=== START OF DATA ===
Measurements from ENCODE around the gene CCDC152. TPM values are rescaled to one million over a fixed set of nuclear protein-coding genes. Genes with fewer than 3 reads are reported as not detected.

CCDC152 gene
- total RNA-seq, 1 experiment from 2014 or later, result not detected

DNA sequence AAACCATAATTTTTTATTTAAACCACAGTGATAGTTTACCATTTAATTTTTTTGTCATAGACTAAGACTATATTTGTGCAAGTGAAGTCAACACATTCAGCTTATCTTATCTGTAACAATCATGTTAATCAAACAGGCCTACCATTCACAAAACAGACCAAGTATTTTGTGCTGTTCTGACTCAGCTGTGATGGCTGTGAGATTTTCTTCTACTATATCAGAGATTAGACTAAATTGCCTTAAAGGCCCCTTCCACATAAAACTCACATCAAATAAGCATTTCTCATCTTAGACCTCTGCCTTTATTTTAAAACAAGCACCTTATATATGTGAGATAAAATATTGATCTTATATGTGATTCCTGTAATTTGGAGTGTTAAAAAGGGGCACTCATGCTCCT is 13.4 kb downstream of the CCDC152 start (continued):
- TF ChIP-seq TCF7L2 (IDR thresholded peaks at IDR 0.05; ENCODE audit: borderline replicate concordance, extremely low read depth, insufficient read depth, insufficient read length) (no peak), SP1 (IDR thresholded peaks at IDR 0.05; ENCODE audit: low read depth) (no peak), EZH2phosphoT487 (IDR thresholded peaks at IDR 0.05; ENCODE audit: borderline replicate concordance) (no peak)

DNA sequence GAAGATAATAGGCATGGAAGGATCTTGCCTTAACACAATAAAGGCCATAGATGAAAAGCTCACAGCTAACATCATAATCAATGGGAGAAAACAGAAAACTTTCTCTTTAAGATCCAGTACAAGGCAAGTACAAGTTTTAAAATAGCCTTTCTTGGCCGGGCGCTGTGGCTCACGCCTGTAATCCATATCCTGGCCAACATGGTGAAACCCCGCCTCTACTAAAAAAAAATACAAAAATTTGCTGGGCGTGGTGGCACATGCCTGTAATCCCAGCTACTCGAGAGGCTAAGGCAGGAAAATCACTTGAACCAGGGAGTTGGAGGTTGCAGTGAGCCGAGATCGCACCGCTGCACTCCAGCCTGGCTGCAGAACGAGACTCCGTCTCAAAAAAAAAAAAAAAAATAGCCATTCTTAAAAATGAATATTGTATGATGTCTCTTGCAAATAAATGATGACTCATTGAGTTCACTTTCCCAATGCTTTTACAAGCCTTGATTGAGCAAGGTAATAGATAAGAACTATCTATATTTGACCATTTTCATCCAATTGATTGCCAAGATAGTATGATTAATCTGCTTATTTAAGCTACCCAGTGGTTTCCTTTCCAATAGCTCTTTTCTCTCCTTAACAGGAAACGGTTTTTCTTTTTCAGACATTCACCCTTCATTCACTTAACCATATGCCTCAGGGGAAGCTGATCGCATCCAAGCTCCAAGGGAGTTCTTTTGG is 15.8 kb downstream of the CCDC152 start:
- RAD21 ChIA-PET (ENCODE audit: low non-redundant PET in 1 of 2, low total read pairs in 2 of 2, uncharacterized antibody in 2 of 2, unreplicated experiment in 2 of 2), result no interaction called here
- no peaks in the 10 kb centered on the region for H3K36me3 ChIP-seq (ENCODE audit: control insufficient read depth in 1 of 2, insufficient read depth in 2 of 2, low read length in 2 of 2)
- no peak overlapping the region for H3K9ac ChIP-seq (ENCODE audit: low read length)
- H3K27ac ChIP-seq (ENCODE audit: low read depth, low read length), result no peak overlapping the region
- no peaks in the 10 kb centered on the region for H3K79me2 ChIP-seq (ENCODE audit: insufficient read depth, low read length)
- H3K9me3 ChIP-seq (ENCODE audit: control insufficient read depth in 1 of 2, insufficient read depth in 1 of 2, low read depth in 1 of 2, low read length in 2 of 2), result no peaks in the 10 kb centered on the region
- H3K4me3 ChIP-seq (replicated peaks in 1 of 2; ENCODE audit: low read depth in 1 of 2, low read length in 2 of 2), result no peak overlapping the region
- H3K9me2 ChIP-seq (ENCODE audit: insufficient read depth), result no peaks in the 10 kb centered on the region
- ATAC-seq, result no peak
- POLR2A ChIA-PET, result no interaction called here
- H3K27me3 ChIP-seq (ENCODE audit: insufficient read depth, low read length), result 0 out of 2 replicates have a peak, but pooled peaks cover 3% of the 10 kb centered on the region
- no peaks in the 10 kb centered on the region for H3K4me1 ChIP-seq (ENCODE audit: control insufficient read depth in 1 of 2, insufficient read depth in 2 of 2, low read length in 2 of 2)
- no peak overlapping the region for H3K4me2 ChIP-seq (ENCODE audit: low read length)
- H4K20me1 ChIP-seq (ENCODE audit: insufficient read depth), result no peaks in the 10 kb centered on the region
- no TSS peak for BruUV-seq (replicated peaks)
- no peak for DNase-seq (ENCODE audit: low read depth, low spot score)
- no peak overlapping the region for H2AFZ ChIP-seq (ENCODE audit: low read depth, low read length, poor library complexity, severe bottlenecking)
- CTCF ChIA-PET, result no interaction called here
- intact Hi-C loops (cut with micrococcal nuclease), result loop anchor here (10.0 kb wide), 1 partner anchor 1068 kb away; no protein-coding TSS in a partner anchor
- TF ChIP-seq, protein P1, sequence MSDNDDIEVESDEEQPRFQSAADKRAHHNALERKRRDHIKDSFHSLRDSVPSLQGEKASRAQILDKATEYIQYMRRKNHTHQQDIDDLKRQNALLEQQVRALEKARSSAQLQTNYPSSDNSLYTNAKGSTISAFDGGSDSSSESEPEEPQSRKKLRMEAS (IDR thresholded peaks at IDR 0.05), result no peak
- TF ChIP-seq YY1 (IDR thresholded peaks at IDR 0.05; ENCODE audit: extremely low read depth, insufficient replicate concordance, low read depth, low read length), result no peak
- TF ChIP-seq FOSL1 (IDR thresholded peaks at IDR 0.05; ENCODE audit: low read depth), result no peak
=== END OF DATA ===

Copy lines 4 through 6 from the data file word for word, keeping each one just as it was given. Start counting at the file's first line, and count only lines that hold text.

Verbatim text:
DNA sequence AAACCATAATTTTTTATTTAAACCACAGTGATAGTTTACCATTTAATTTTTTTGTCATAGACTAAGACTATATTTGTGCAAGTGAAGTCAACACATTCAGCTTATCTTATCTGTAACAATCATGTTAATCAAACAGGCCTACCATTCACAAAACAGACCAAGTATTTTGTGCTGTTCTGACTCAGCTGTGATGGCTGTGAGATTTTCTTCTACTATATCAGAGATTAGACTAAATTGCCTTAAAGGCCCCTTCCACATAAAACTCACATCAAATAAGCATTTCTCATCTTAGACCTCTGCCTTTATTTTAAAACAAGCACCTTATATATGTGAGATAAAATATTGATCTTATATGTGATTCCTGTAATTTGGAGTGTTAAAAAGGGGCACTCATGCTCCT is 13.4 kb downstream of the CCDC152 start (continued):
- TF ChIP-seq TCF7L2 (IDR thresholded peaks at IDR 0.05; ENCODE audit: borderline replicate concordance, extremely low read depth, insufficient read depth, insufficient read length) (no peak), SP1 (IDR thresholded peaks at IDR 0.05; ENCODE audit: low read depth) (no peak), EZH2phosphoT487 (IDR thresholded peaks at IDR 0.05; ENCODE audit: borderline replicate concordance) (no peak)

DNA sequence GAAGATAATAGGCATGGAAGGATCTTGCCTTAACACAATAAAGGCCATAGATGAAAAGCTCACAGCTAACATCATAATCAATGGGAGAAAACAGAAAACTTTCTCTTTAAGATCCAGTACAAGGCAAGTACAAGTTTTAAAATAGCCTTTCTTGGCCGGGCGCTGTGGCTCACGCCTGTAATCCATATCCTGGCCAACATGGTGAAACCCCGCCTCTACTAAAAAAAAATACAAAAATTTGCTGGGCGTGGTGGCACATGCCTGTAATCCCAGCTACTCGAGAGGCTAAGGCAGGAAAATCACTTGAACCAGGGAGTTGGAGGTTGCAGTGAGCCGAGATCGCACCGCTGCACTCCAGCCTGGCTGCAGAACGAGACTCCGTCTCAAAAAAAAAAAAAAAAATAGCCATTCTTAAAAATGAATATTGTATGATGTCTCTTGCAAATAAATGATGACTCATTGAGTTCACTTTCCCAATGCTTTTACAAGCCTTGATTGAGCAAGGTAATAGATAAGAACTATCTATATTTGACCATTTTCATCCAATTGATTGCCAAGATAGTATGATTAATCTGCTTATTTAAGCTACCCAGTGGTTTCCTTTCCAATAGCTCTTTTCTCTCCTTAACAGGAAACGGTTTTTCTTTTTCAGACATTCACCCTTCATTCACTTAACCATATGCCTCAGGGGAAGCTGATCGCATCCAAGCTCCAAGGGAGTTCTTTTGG is 15.8 kb downstream of the CCDC152 start: